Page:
Low-Power Standards Watch: Ethernet

How the new IEEE standard involving Energy-Efficient Ethernet is affecting hardware designs.

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By Colleen Taylor
With a job that can legitimately count “the inherent constraints of quantum physics” as a major cause of workplace stress, engineers in the semiconductor industry have never exactly had it easy. But as policymakers focused on curbing emissions impose increasingly strict regulations on the power consumption of consumer electronic devices, a host of new challenges have emerged for chip designers.

In coming issues of Low-Power Engineering we’ll be taking a look at how some of the industry’s newly enacted standards and regulations—and others waiting in the pipeline—will continue to impact chip design in the years to come.

Ethernet
Low-power idle features are now required for most consumer electronic devices, but the Ethernet switches that deliver connectivity to those devices have remained woefully inefficient. According to an August report by the IEEE’s Juan Antonio Maestro and Pedro Reviriego, the hundreds of millions of Ethernet links installed throughout the world today consume a sizable amount of energy even when they are not transmitting data. With worldwide Internet usage showing no signs of slowing down, Ethernet has become one of the highest priority areas for today’s efficiency-minded technology standards boards.

A few years ago the IEEE set about tackling Ethernet’s power problem by forming an Energy-Efficient Ethernet (EEE) task force aimed specifically at reducing network energy usage by implementing low-power idle features in Ethernet devices. In early October the IEEE officially announced the ratification of 802.3az, the specification developed by the EEE task group, and last week the specification was formally published.

According to EEE task force chairman Mike Bennett, 802.3az was developed as an attempt to get in front of the Ethernet power consumption problem before government regulators began imposing their version of standards on the electronics industry. “The European code of conduct was starting to look at DSL and broadband-type links, and EnergyStar already had some incentives for computer systems and that sort of thing, so it’s only natural at some point to start looking at the network,” Bennett said. “I had a visionary colleague in the 802.3 group who said, ‘We need to do something before we’re told to do something. We can develop a solution that we want, or we can have regulators come in and tell us to do it.'”

Early feedback from chip designers working with the 802.3az has been positive, Bennett said. “Anecdotally, we’ve received very positive feedback. We did a panel on EEE at a conference earlier this year, and there was a system designer who commented on how he was able to get a prototype up and running fairly quickly.”

Designers working with the spec should experiment with taking advantage of 802.3az’s low power idle features and the layer 2 capability that comes with it, Bennett said. 802.3az includes the ability for widely-adopted BASE-T and BASE-K physical layer components to be able to be put into a low power idle while using the layer 2 link layer discovery protocol (LLDP) specified in IEEE 802.1ab and 802.3bc standards.

“The layer 2 capability that comes with EEE allows link partners to communicate how long it takes to go from asleep to awake,” he noted. “So if a designer would like to be aggressive in terms of power savings, if the PHY is asleep, he or she can also go turn off things in the system that don’t have to be running if the PHY is asleep and set parameters to make those things stay asleep longer.”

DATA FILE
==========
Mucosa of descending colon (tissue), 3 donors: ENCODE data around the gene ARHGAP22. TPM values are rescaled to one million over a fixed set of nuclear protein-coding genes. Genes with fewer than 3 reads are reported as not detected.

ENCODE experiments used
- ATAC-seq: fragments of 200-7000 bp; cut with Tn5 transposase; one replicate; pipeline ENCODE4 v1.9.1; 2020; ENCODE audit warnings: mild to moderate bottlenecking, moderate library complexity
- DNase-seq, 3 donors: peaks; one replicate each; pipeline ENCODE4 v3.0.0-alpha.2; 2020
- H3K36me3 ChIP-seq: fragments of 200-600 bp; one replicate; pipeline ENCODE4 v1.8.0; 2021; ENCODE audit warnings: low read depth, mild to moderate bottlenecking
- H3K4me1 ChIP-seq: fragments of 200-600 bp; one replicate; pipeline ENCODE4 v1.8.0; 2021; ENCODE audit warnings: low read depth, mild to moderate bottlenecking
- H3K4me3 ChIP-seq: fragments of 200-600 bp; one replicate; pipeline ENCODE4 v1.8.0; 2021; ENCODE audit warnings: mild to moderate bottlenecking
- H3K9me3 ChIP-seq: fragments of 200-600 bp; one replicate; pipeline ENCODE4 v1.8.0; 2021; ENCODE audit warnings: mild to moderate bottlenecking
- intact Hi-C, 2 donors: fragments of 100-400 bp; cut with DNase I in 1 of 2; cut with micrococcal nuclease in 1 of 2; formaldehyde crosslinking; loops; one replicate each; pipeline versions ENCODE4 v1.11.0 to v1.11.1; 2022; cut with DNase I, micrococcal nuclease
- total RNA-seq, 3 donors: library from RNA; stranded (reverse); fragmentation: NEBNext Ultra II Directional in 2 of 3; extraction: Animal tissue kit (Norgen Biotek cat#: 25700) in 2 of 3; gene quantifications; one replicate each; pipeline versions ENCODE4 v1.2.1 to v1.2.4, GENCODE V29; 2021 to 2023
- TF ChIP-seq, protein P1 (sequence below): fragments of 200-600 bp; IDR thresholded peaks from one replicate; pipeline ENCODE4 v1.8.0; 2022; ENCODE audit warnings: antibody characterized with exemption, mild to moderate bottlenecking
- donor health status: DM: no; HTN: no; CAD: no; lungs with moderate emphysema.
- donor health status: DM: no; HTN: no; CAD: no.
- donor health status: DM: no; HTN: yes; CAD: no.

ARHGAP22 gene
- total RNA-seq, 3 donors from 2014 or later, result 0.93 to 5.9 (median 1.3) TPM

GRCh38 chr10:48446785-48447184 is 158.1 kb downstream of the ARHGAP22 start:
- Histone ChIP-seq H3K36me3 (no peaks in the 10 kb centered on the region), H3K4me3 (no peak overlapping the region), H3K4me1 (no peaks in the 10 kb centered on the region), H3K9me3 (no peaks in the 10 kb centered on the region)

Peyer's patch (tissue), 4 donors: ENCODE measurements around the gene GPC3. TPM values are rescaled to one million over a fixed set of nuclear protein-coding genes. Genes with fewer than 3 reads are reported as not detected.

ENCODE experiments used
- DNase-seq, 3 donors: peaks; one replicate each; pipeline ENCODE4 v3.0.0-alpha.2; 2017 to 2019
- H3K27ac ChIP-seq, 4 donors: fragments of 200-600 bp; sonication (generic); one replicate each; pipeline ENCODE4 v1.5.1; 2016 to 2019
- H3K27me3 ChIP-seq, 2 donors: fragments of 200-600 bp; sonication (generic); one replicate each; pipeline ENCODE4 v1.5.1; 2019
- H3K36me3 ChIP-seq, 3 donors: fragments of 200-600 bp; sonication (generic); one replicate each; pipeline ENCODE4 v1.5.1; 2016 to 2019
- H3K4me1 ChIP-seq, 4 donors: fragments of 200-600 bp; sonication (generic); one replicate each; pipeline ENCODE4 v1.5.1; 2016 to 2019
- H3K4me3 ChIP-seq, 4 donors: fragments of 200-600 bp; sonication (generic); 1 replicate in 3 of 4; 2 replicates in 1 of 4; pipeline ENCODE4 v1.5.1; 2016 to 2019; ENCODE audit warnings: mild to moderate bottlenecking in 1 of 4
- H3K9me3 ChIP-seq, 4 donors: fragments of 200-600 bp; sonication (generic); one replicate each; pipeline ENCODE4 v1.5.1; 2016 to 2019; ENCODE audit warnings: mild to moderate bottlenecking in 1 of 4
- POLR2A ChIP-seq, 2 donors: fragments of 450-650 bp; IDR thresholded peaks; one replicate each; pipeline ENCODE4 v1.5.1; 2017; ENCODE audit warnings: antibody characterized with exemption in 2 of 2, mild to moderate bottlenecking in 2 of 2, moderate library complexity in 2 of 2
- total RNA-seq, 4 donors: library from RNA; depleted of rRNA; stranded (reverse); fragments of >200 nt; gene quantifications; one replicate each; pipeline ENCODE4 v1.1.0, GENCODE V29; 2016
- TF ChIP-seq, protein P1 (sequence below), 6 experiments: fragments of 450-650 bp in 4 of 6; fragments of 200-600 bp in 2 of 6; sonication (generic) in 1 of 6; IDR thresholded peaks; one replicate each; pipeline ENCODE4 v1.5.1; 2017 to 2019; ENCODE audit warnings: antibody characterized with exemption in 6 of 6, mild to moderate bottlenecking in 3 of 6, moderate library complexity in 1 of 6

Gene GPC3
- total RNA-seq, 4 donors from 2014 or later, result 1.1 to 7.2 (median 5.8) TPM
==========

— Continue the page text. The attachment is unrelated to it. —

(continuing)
When 802.3az compliant-products have been fully deployed in new and existing Ethernet networks, the IEEE estimates that power savings in the United States alone can reach 5 terawatt-hours per year. That’s enough energy to power 6 million 100-watt light bulbs. Chip designers will set the pace for the timeline on which wide-scale deployment of EEE-compliant devices will take place. “We know that some network equipment vendors have already placed EEE on their roadmaps, so we know it’s coming. At this point, it’s just a matter of how quickly the chip designers can get products in the market,” Bennett said. “I’d be comfortable with guessing that within the next five to seven years, we’ll see a significant portion of the current Ethernet devices being replaced with low power ones.”

But while the challenges of working with 802.3az are sure to keep chip designers busy for the time being, engineers would do well to keep one eye on the horizon for new low-power Ethernet developments that are sure to come. For instance: While the new EEE specification will significantly improve the energy efficiency of 10Gbps copper transceivers, one study suggests that designers can achieve even better results if they look beyond the copper PHY status quo. According to a paper presented at the National Fiber Optic Engineers Conference in May 2010, optical Ethernet devices with fiber PHYs are more energy-efficient than 802.3az compliant copper PHY devices.

Bennett noted that the EEE task force chose to focus its first specification on devices with copper transceivers simply because most organizations are heavily invested in copper infrastructure. “We got the low-hanging fruit taken care of first,” he said. But the task force has been keeping abreast of the opportunities presented by optical Ethernet, and could well hold an informal discussion about the technology at the next 802.3 plenary session to be held in Dallas next week. “My personal opinion is [low-power optical Ethernet] ought to be studied,” Bennett said. “But generally, copper products are lower cost, and until the economics of that change, we won’t see a purely optical network for some time.”